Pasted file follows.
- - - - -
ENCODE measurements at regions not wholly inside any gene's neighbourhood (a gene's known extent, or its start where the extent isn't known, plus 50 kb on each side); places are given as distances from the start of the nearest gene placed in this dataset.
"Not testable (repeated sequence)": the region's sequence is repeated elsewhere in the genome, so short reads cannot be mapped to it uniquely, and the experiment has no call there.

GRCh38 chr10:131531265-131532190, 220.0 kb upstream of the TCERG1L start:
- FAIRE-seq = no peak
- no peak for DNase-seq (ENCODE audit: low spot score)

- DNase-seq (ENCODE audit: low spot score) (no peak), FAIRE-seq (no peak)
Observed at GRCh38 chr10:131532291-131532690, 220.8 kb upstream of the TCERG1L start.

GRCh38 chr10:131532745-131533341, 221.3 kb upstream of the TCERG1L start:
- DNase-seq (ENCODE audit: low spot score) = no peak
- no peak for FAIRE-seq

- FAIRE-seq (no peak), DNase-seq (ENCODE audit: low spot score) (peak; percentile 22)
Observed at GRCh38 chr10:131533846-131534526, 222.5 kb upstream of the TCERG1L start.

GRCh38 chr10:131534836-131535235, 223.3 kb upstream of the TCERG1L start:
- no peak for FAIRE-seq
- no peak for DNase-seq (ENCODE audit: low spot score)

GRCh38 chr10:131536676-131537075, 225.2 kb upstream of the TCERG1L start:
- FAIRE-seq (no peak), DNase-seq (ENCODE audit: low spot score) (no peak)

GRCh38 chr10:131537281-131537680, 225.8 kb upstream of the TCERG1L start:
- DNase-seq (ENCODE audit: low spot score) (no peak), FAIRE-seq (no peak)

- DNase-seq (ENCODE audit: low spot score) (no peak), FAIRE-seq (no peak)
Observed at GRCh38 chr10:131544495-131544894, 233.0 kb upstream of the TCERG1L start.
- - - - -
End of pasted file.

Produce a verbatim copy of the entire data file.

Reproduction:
ENCODE measurements at regions not wholly inside any gene's neighbourhood (a gene's known extent, or its start where the extent isn't known, plus 50 kb on each side); places are given as distances from the start of the nearest gene placed in this dataset.
"Not testable (repeated sequence)": the region's sequence is repeated elsewhere in the genome, so short reads cannot be mapped to it uniquely, and the experiment has no call there.

GRCh38 chr10:131531265-131532190, 220.0 kb upstream of the TCERG1L start:
- FAIRE-seq = no peak
- no peak for DNase-seq (ENCODE audit: low spot score)

- DNase-seq (ENCODE audit: low spot score) (no peak), FAIRE-seq (no peak)
Observed at GRCh38 chr10:131532291-131532690, 220.8 kb upstream of the TCERG1L start.

GRCh38 chr10:131532745-131533341, 221.3 kb upstream of the TCERG1L start:
- DNase-seq (ENCODE audit: low spot score) = no peak
- no peak for FAIRE-seq

- FAIRE-seq (no peak), DNase-seq (ENCODE audit: low spot score) (peak; percentile 22)
Observed at GRCh38 chr10:131533846-131534526, 222.5 kb upstream of the TCERG1L start.

GRCh38 chr10:131534836-131535235, 223.3 kb upstream of the TCERG1L start:
- no peak for FAIRE-seq
- no peak for DNase-seq (ENCODE audit: low spot score)

GRCh38 chr10:131536676-131537075, 225.2 kb upstream of the TCERG1L start:
- FAIRE-seq (no peak), DNase-seq (ENCODE audit: low spot score) (no peak)

GRCh38 chr10:131537281-131537680, 225.8 kb upstream of the TCERG1L start:
- DNase-seq (ENCODE audit: low spot score) (no peak), FAIRE-seq (no peak)

- DNase-seq (ENCODE audit: low spot score) (no peak), FAIRE-seq (no peak)
Observed at GRCh38 chr10:131544495-131544894, 233.0 kb upstream of the TCERG1L start.